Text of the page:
Penzance is, of course, the westernmost town in England and thus the commercial centre of Penwith, the far west of Cornwall – while St Ives is the tourism centre. My sister lived for quite a few years in a lovely Georgian villa in Penzance which is now available on AirBnB, so I used to spend quite a bit of time there. After a rough recession when many shops closed, the town is now seeing a bit of a renaissance, with a well-established artistic community being joined by some excellent food outlets, most notably seafood restaurants such as Shore and Harris’s and just west in Newlyn the Tolcarne Inn. There are some lovely delis, cafés and pubs too. Falmouth, which I wrote about recently, now has a branch of Rick Stein’s Padstow seafood empire, but without a university Penzance is not going to see the rapid gentrification that has recently hit Falmouth, alas.

Apart from restaurants and the county council’s shocking decision to close the heliport (a vital link to the Scilly Isles) in 2012 so the town could have another big supermarket, the most exciting thing to happen in Penzance in years has been the rebirth of the Jubilee Pool – saved by being freed from the dead hand of the county council. Opened in 1935 (the year of George V’s Silver Jubilee), it’s a classic Art Deco lido or salt-water pool, with a triangular pool set against gentle curves and Cubist changing rooms. It was badly damaged in the storms of early 2014 and then more or less abandoned by the county council; however a community group raised funds to restore it and it reopened in 2016 to a chorus of acclaim. The café, relaunched as a social enterprise in 2017, is doing well, and now opens on Friday evenings to serve pizza as well as the usual daytime offering. The big news in 2018 is that they’re drilling to find geothermal water, in order to have a naturally warm pool as well as the ‘brisk’ sea-water.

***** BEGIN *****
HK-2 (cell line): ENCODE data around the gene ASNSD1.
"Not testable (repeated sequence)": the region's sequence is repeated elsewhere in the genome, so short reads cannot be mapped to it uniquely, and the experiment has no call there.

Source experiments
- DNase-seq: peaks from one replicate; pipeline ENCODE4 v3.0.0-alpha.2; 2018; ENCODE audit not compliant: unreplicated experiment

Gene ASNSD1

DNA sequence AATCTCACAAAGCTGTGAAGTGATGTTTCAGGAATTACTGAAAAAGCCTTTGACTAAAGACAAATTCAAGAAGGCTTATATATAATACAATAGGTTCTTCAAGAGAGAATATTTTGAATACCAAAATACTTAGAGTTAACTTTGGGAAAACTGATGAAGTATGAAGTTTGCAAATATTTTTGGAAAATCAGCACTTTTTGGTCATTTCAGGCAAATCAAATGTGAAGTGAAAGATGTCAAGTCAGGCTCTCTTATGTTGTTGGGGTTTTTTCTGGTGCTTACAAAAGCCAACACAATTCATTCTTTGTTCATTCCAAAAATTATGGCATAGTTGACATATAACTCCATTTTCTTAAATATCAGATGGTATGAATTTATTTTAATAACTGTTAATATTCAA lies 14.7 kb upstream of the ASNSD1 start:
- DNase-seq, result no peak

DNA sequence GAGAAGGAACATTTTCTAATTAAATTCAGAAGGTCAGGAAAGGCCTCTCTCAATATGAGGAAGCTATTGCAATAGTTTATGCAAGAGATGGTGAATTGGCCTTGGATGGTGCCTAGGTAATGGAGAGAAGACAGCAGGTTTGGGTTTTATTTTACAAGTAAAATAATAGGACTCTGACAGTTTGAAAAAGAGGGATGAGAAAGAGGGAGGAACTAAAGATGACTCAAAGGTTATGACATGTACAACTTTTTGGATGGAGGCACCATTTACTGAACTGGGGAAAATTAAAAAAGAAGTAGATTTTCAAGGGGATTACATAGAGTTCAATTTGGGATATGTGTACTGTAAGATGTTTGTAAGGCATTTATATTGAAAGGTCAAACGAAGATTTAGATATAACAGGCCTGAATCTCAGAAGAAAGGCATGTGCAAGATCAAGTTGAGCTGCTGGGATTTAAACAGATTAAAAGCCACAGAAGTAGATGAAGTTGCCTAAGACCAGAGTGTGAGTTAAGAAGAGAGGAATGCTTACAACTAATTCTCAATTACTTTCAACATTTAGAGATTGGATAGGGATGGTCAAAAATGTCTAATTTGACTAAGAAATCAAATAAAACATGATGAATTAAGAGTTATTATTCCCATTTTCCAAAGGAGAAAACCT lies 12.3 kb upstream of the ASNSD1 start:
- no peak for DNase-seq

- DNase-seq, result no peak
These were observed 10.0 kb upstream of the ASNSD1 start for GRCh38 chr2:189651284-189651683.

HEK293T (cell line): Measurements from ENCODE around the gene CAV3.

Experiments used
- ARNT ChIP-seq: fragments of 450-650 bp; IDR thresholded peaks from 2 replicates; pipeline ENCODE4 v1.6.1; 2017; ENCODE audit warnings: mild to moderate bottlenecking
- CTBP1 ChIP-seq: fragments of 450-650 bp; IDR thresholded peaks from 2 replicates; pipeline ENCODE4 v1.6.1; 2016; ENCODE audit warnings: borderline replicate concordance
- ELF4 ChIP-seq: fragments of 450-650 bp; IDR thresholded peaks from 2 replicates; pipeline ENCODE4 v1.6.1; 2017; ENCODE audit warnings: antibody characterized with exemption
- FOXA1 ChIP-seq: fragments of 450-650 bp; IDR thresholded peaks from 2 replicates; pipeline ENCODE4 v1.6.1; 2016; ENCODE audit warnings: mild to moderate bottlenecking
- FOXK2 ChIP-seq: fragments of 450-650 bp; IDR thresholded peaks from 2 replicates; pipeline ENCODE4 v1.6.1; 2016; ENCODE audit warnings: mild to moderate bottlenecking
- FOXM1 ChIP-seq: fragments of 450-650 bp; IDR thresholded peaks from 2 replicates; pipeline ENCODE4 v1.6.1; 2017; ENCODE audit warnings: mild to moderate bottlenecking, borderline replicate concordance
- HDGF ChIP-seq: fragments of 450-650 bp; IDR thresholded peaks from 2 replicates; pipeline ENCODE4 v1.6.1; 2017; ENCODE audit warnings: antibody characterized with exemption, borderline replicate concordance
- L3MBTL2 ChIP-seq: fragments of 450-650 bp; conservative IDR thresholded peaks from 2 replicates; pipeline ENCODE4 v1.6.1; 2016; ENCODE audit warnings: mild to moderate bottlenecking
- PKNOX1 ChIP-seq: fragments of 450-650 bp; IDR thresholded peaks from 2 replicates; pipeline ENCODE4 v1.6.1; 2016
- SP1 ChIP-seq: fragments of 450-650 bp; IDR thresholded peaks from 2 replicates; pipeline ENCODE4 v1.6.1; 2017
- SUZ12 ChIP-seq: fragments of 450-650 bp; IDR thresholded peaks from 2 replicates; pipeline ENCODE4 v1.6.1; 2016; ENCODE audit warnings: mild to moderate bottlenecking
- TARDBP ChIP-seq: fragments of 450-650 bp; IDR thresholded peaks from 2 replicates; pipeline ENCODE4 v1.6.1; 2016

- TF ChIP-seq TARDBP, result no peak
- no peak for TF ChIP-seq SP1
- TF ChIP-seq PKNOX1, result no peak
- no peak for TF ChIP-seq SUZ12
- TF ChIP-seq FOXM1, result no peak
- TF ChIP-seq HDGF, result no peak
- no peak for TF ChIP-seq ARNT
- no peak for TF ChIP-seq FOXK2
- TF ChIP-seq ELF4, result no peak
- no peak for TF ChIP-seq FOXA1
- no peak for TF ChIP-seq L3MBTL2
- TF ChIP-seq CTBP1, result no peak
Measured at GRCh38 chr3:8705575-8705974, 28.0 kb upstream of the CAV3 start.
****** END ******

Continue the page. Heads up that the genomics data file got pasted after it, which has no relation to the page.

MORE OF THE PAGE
Community groups are also behind much of the town’s artistic activity (so far from London, the Cornish are used to having to do things for themselves), in particular the revival of its pagan festivals. On December 21 last year the ancient Montol festival celebrated its tenth anniversary (yes, I know…), but the midsummer bonfire festival, Golowan, has taken place annually since, oh, 1991. Actually this was a longstanding tradition that was closed down in the 1890s by the town council for the usual bureaucratic reasons of risk and inadequate insurance. In fact they’re both wonderful events, very lively with locals and not tourists (and nothing like the mobs at the bonfires in Lewes).